Ontario government’s marijuana monopoly could weed out craft growers

By , on September 8, 2017


FILE: Aphria's chief executive Vic Neufeld said Ontario's plan — the first province to announce its approach — helped bring some much-needed clarity to the future landscape of the recreational marijuana market. (Photo: abdallahh/ Flickr)
FILE: Aphria’s chief executive Vic Neufeld said Ontario’s plan — the first province to announce its approach — helped bring some much-needed clarity to the future landscape of the recreational marijuana market. (Photo: abdallahh/ Flickr)

TORONTO — Ontario’s plan to sell and distribute recreational pot exclusively through a network of government-operated stores could lock in the dominance of the country’s large-scale licensed marijuana producers and weed craft growers out of the market, industry experts said Friday.

Two of the country’s biggest producers, Aphria Inc. (TSX:APH) and Canopy Growth (TSX:WEED), cheered the province’s plan to have the Liquor Control Board of Ontario operate a network of standalone marijuana stores as well become the sole online recreational seller. They also welcomed the government’s pledge to stamp out illegal dispensaries, eliminating them as potential competitors.

Aphria’s chief executive Vic Neufeld said Ontario’s plan — the first province to announce its approach — helped bring some much-needed clarity to the future landscape of the recreational marijuana market.

“Selfilshly, I’m really glad to see that the supply chain through the Ontario brick and mortar, and online, is coming from licensed producers across the country,” said Neufeld.

However, the Ontario government’s plan to become the dominant wholesale customer for recreational marijuana puts a vast amount of power in the hands of one buyer, said Cheryl Reicin, chair of the life sciences group at law firm Torys. That, in turn, will make it harder for smaller producers to compete, she said.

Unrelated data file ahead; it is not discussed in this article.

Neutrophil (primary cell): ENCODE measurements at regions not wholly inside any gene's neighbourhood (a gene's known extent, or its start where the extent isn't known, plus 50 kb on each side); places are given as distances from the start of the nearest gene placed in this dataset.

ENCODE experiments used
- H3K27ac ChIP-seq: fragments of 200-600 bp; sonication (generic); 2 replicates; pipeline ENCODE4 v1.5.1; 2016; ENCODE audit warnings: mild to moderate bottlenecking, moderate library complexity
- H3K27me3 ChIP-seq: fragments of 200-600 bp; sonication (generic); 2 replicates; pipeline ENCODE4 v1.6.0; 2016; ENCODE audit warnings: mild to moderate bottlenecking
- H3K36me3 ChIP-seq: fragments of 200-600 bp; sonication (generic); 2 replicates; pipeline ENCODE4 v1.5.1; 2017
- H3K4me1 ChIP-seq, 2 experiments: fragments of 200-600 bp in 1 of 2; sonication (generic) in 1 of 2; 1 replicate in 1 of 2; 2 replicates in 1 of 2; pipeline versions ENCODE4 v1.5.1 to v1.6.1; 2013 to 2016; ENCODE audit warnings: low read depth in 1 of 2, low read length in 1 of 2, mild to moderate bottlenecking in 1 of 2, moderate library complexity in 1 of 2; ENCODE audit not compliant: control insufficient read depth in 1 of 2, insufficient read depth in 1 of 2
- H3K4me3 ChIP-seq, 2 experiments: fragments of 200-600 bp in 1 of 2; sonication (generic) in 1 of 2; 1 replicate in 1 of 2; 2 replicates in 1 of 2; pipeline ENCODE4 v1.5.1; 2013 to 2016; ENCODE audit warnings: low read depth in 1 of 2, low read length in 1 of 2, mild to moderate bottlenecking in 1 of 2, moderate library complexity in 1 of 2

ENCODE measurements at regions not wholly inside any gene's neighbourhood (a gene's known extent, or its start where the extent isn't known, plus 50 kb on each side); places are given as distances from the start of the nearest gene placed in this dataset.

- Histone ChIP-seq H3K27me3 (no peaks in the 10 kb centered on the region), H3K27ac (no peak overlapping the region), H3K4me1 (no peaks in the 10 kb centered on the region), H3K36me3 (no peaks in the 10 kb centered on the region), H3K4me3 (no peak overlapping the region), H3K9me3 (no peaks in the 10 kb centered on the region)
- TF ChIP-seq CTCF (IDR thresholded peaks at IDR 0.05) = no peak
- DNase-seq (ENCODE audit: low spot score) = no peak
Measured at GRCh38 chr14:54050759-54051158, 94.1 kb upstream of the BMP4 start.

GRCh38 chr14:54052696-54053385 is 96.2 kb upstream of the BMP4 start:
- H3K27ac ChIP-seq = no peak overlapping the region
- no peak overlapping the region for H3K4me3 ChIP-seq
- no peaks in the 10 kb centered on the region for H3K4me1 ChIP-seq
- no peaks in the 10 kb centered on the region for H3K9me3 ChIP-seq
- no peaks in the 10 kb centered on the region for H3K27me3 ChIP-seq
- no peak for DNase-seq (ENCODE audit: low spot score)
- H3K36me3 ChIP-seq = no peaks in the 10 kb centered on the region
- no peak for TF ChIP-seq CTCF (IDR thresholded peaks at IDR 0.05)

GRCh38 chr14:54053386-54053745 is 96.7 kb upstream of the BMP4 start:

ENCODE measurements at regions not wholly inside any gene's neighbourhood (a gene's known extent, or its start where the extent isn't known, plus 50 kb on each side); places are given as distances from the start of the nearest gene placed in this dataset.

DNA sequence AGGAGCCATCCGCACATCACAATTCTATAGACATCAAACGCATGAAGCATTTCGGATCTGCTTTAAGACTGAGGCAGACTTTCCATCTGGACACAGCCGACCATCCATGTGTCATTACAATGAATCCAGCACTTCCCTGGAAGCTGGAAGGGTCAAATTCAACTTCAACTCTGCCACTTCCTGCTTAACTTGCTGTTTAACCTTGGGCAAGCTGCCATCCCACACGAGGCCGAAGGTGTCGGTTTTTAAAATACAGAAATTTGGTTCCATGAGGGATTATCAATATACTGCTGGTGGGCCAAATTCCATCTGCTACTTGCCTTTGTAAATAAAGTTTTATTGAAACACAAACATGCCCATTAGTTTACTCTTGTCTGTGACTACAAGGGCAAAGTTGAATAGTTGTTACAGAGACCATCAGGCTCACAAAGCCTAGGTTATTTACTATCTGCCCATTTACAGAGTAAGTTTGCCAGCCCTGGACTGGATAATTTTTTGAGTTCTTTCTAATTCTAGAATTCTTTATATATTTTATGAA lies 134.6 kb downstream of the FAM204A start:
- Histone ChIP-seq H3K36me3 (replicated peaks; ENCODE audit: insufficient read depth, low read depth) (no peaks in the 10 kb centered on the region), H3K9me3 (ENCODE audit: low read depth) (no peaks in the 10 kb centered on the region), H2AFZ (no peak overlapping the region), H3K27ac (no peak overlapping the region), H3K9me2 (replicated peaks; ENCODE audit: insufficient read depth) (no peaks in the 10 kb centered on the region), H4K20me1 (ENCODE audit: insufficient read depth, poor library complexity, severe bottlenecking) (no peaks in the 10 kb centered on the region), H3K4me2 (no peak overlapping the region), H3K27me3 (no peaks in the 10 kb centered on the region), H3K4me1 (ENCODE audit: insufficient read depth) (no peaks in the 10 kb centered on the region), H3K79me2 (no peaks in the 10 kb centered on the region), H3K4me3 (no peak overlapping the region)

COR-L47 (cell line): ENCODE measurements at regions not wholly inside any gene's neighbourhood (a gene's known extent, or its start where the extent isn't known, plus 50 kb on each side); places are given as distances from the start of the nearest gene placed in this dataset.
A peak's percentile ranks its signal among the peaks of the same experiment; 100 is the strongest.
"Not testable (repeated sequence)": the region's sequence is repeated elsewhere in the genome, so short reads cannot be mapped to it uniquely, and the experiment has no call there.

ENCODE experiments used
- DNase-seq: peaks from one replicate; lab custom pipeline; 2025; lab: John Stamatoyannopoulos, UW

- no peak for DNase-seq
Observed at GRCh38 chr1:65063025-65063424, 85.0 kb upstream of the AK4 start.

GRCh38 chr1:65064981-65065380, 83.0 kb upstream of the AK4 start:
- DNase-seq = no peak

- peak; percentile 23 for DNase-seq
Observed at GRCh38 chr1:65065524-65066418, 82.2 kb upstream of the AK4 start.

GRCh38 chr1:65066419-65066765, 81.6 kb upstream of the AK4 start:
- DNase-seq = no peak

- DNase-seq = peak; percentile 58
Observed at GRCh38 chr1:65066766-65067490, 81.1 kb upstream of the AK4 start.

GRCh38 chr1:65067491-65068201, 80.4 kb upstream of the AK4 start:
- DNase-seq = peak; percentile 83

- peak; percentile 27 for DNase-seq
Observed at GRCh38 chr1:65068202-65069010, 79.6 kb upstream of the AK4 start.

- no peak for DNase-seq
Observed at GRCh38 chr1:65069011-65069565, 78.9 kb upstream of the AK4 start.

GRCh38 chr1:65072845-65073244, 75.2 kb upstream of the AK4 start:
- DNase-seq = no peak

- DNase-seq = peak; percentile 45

“It’s going to put a lot of pricing pressure on the LPs, the licensed producers… It will be interesting to see how many players they deal with,” she said.

“Whether it’s going to be a whole bunch, or whether the numbers will dwindle.”

The federal government has introduced legislation to legalize recreational marijuana by July 2018, but left it up to the provinces and territories to oversee distribution and sales.

Ontario is the first province out of the gate with a detailed plan to sell and distribute recreational marijuana when Ottawa legalizes it next summer.

Ontario Finance Minister Charles Sousa said the Liberal government has not made any decisions yet on pricing and taxation, as these issue will be discussed in a meeting with the provinces, territories and federal government this fall. It will sell marijuana in as many as 150 dedicated stores by 2020, but will start with 40 in July of next year.

The process of purchasing recreational cannabis will be very similar to the one in place for alcohol at the LCBO, with a minimum age of 19, Attorney General Yasir Naqvi.

But the government’s plan to start with only 40 stores in July 2018, when recreational pot is set to be legalized federally, drew criticism for not providing enough access and spurring marijuana users toward illicit sellers.

Jacob Capital Management analyst Khurram Malik says limiting the amount of Ontario residents that have easy access to legal pot will make it harder for the government to shut down the black market and cap the potential for legitimate providers.

Canopy Growth President Mark Zekulin said it will take some time for the government’s distribution model to scale up, but it and other producers which already sell online can help serve those who don’t have an outlet nearby.

However, having fewer independent retailers may hamper smaller marijuana producers in the same way that craft brewers are at a disadvantage at the LCBO, said Dan Sutton, the founder of B.C.-based marijuana producer Tantalus Labs.

“It’s feasible that smaller producers will experience more pressure in an environment with less independent retailers.”